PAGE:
In 1878 a SA Parliamentary Paper recorded land reserved for the search of gold in the Hundreds of Para Wirra, Talunga, Barossa, Yatala, Onkaparinga, Noarlunga and Kuitpo. Among them was an area two miles north-east of Cherry Gardens and another one mile south of Golden Grove.
As settlers took up land further north, so more gold fields were discovered. Ulooloo in 1870, Waukaringa in 1873, Teetulpa in 1886, Wadnaminga in 1888 and Tarcoola in 1893. The discoveries at Teetulpa, 7 miles north of Yunta, by Thomas Brady and Thomas Smith resulted in several pages of reports and maps in the Observer newspaper. Extra carriages were attached to trains to cope with the rush. More men joined as the train passed through Gawler, Hamley Bridge and Burra. Some trains were late due to the number of passengers and quantity of luggage. A Special Correspondent from Petersburg reported that "All sorts of people are going - from lawyers to larrikins ... Yesterday's train from Adelaide brought a contingent of over 150 ... Many arrived in open trucks ... Local ironmongers and drapers were busy fitting out intending diggers with tents, picks, shovels, rugs, moleskins, etc."
Within two months 5,000 men were busy working the field. They were hindered by lack of water. At first they carted the ore 2 miles to Tonkin's Well; later water was pumped to tanks on the goldfields. Teetulpa lasted about ten years. For a time it had shops, bank, hotel, hospital, church and even a newspaper. The largest nugget found weighed 1 kg which was the total amount of gold found at the Victoria mine at Castambul in 1846. Blake mentions a fortnightly escort of police troopers from Teetulpa in the 1880s, but I have found no other reference to this.
It was one of the Teetulpa diggers who discovered gold at Kalgoorlie. Paddy Hannan had been at Ballarat in the 1860s, in Otago, New Zealand in the 1870s and at Teetulpa in 1886, before travelling to WA three years later. Although gold was first found in WA earlier, it was the finds at Coolgardie in 1892 and Kalgoorlie the following year that affected SA. Many South Australians left the colony in a time of drought and depression to try their luck.
As in SA, once the alluvial gold was worked out in WA, companies were formed to mine the gold reefs. George Brookman in 1893 formed a syndicate of South Australians to send two prospectors to Western Australia. Money from the rich claims that they pegged at Kalgoorlie, was sent back to South Australia. Other money flowed to South Australia from goods sent to the goldfields. Campbell Deland, who began working in a bakery in Kalgoorlie, wrote letters to his family in Gawler, requesting chaff, flour, eggs and other goods be sent, because "about the only things WA can produce well are Hay, Fruits and Timber." He recommended that no more than 100 dozen eggs be packed in bran in a well-labelled cask. He could sell eggs as soon as they arrived for up to 3/- a dozen, even 2-3 weeks old. He wrote "lots of the things ... are sold for 2, 3, 4 & 5 times the price that you pay for them [in Gawler]."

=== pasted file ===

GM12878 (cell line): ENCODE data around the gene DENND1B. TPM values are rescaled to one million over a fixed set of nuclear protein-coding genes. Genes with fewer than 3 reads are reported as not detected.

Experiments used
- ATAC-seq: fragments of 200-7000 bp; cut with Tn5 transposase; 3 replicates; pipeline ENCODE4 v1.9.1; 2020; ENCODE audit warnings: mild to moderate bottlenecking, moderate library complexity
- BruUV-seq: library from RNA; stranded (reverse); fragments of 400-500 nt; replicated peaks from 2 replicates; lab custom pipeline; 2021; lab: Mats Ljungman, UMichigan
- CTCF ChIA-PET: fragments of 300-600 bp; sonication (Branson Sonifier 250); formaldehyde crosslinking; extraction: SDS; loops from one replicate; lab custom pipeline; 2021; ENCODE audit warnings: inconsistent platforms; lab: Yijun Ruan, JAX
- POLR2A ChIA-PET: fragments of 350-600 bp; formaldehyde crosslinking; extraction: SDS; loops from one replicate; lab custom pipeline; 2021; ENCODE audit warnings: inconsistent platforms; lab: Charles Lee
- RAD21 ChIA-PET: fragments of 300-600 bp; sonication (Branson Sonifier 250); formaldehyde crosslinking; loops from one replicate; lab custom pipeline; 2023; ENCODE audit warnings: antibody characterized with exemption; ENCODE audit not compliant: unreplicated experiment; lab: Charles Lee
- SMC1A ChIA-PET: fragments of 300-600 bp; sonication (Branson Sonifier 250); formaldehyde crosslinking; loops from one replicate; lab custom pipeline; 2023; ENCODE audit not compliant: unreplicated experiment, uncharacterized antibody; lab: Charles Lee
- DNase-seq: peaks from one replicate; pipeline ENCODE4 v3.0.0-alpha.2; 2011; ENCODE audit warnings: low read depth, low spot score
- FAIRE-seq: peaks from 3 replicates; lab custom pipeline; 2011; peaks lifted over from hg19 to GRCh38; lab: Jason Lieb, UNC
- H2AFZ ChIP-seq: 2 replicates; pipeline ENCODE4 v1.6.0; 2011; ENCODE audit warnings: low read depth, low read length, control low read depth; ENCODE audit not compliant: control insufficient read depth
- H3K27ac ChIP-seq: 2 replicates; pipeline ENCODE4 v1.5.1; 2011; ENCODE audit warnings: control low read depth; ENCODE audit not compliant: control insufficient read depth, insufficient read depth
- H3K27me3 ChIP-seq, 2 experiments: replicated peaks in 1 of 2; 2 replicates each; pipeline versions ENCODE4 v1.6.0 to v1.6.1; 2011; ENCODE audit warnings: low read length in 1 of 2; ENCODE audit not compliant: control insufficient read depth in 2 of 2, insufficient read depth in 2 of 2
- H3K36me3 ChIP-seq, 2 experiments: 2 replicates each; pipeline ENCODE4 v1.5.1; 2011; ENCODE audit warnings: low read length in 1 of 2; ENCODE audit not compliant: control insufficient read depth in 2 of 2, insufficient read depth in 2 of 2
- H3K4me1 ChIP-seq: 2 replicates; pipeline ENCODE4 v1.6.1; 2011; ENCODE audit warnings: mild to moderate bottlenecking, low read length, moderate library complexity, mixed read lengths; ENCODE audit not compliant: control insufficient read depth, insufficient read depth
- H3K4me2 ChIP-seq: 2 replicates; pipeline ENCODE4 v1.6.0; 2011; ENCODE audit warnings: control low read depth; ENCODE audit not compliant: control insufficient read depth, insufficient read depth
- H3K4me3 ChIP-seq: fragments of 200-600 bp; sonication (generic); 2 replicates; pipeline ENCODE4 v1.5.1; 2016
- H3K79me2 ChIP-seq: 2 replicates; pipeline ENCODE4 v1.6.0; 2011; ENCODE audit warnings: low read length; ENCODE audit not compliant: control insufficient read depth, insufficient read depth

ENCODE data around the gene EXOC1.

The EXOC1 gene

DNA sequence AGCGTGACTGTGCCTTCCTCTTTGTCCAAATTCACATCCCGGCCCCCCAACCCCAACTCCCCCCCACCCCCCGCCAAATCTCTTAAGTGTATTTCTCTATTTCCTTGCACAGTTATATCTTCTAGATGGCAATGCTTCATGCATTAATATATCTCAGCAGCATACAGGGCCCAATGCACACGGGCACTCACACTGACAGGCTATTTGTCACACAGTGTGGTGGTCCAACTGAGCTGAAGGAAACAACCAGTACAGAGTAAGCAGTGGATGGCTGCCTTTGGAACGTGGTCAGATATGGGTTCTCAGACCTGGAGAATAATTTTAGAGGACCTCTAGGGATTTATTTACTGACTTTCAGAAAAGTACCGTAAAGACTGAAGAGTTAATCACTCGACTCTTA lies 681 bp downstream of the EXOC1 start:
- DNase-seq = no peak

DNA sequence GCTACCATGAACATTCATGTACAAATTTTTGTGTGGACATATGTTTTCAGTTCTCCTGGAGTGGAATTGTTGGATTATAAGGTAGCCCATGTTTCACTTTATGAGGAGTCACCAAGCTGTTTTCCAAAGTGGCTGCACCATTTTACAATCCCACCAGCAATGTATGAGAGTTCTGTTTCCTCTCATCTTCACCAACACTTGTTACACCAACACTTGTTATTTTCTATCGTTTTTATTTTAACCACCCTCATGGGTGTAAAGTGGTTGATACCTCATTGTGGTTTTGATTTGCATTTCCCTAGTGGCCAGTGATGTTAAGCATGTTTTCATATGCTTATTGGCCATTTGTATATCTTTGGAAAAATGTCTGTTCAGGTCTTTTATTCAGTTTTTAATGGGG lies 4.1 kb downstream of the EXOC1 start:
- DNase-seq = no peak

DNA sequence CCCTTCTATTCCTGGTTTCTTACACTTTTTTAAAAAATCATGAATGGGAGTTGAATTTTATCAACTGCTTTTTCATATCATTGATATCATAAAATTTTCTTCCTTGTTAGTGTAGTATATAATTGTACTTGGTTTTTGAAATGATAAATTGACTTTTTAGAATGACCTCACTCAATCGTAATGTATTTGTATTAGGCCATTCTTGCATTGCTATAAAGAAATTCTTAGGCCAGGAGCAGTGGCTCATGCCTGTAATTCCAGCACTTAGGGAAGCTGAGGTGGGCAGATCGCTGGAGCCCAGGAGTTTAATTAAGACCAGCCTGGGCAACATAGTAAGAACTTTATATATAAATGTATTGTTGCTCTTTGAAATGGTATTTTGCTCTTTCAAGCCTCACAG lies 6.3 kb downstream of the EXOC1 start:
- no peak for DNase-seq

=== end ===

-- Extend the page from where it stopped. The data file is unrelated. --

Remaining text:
Some men did take the opportunity to avoid their responsibilities, often leaving their wives and families destitute. Many labourers returned to take up land in the mid and late 1850s as a result of successful goldfields visits. Sales of Crown Land in South Australia rose to £98,000 in 1852, £291,000 in 1853 and £383,000 in 1854. Others took up shops, hotels and other businesses.
The total amount of gold found in South Australia was only ¼% of the total gold found in Australia. The major impact on South Australia was from the Victorian gold, while the gold mines of South Australia had a lesser but continuing effect. Most of the South Australian mines continued to produce small amounts of gold for many years. Even the Moonta and Wallaroo mines produced 1½ tonnes of gold as a by-product. During the Great Depression many men fossicked around the old fields - Echunga was one of those that had a brief revival.
Tracks of the gold escort were still visible near Cooke Plains in 1913. Little remains of the presence of the Chinese - some Chinese coins have been found near Robe. Farmers, merchants and shopkeepers benefited by suppling food and other goods to the Victorian goldfields. The interstate finds encouraged men to seek out the South Australian gold mines and reefs. It was the industry of South Australians who returned with their gold that set the colony back on its feet.
The hope of gold was shared by every man and every man had the opportunity to improve his standard of living.
A sample of the newspaper advertisements in January 1852 to attract the attention of gold seekers:
(including position and annual salary)
BABBAGE R H [Benjamin Herschel] (General Superintendent) £500
DAVY E [Edward] (Assayer) £333
HAMOND O [HAMMOND Octavius?] (Assistant Assayer) £200
JONES E T (Assistant Assayer) £200
HAMILTON G E [George Ernest?] (Superintending Smelter) £200
BABBAGE D [Dugald Bromhead?] (Superintending Smelter) £200
ALSOP J [John?] (Smelter) £175
VIVIAN S C [Samuel Coade?] (Smelter) £150
HAMILTON E A (Smelter) £150
ALLAN W J (Smelter) £100
COOPER G O [George Oxenbould?] (Laboratory Assistant) £100
BADDILEY A G [Augustus George?] (Laboratory Assistant & Weighing Clerk) £120
PAYNE Joshua (Die sinker & Stamper) £175
TURTON Eliel (Assistant Die Sinker & Stamper) £100
SHAWYER J T [John Thomas?] (Assistant Die Sinker & Stamper) £100
SMITH James (Bookkeeper) £200
GILBERT W B [William Barlow?] (Secretary) £150
DOSWELL C M [Charles Matthews?] (Bullion Clerk) £150
MITCHELL W (Weighing Clerk) £120
WARREN W (Weighing Clerk) £120
GRAY E W [Edward William?] (Weighing Clerk) £120
LIGHT Arnold (Weighing Clerk) £120
CUMMING James (Weighing Clerk) £120
CARTER W B [William Bacon?] (Weighing Clerk) £120
BALDOCK C G (Weighing Clerk) £120
AINSWORTH A B [Alfred Bower?] (Weighing Clerk) £120
BARRATT Thomas (Labourer) 6/- per day
BLAKE George (Labourer) 5/- per day
MILTON James (Messenger) £40
State Records of South Australia, GRG 45/43 and GRG 5/30